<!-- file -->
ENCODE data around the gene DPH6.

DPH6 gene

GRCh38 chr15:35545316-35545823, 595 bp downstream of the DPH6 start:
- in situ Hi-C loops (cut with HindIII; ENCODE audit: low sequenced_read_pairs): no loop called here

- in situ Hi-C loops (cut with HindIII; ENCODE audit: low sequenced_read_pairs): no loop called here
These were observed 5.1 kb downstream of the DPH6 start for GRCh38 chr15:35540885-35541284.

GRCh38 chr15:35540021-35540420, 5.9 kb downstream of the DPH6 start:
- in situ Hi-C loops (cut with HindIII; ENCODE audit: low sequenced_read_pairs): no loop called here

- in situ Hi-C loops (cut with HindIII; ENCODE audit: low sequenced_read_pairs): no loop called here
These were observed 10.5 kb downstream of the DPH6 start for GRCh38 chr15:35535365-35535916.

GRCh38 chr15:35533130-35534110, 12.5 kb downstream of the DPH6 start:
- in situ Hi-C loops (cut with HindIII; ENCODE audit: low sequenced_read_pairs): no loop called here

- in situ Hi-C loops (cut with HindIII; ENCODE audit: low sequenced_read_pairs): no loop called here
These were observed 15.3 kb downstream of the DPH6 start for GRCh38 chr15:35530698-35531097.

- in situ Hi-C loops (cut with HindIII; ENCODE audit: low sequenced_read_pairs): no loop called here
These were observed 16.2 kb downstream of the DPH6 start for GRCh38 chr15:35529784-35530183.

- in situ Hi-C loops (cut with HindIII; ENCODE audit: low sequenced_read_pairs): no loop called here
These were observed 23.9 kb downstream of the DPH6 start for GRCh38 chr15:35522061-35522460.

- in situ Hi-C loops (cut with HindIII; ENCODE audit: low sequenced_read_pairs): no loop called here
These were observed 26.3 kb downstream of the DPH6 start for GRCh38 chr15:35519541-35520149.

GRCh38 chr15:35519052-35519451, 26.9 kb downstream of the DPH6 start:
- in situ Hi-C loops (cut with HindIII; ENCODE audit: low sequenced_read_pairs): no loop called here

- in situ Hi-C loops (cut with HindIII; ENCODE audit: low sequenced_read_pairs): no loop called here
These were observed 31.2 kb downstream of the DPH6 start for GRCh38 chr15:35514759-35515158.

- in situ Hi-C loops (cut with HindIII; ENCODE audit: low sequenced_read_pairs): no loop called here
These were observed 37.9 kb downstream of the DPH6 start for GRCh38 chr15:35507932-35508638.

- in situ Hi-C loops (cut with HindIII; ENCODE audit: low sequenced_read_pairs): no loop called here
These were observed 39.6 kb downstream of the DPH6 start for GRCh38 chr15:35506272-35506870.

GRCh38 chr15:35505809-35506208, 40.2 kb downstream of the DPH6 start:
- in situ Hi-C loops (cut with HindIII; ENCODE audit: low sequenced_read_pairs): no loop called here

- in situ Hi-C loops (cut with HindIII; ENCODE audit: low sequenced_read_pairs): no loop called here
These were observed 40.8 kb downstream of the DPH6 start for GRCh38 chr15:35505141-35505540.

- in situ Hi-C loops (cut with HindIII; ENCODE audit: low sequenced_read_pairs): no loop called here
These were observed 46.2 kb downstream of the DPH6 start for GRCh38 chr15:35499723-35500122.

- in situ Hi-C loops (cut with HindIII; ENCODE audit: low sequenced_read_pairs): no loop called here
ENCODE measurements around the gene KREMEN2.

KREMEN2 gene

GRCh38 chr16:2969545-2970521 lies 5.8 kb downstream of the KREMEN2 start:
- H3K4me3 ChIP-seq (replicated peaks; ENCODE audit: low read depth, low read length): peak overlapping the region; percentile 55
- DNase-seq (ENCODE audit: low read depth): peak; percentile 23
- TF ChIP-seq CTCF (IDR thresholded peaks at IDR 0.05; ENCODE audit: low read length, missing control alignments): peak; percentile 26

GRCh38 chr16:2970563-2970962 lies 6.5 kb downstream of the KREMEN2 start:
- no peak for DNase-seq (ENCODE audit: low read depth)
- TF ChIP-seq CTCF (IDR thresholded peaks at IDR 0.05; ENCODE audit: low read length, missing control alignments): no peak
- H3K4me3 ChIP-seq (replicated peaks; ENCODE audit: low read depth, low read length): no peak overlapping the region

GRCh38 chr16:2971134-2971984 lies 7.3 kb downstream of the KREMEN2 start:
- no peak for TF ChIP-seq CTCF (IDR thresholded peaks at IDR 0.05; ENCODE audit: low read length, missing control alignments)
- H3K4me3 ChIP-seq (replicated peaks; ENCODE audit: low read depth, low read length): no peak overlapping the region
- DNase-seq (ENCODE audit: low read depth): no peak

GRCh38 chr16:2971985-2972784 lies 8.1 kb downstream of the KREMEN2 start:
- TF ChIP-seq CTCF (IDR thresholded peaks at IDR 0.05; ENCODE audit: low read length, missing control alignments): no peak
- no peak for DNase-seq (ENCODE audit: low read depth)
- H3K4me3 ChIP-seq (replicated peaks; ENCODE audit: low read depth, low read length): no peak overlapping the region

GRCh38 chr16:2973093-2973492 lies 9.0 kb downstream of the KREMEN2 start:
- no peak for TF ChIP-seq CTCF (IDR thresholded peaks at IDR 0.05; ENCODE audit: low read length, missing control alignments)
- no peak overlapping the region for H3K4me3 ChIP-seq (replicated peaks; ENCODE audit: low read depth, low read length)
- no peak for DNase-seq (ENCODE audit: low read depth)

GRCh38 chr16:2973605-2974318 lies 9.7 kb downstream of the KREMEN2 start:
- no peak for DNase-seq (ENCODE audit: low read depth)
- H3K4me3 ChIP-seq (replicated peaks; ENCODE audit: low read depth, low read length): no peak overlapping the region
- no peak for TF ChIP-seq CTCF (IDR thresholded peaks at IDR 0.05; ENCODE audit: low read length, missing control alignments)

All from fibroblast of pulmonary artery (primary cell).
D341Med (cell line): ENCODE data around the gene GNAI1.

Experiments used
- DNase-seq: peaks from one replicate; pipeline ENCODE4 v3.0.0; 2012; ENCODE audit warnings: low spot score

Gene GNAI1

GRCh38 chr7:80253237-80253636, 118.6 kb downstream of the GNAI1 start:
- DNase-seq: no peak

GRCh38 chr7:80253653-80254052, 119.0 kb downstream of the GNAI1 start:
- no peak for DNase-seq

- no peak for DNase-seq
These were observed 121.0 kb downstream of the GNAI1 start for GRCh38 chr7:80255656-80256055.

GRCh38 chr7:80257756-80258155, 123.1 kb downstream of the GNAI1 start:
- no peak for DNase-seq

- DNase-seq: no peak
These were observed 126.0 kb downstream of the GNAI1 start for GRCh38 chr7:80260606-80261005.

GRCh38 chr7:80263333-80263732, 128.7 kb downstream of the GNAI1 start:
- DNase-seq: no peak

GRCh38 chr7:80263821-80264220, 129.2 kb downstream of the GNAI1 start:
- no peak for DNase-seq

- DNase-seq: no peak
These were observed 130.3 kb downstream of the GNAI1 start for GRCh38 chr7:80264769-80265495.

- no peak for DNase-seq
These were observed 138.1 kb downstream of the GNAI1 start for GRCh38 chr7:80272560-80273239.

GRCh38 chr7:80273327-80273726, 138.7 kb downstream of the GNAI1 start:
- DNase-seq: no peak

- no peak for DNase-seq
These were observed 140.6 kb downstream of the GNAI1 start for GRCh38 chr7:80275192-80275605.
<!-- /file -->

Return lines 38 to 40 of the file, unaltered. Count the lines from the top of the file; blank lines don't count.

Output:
GRCh38 chr16:2969545-2970521 lies 5.8 kb downstream of the KREMEN2 start:
- H3K4me3 ChIP-seq (replicated peaks; ENCODE audit: low read depth, low read length): peak overlapping the region; percentile 55
- DNase-seq (ENCODE audit: low read depth): peak; percentile 23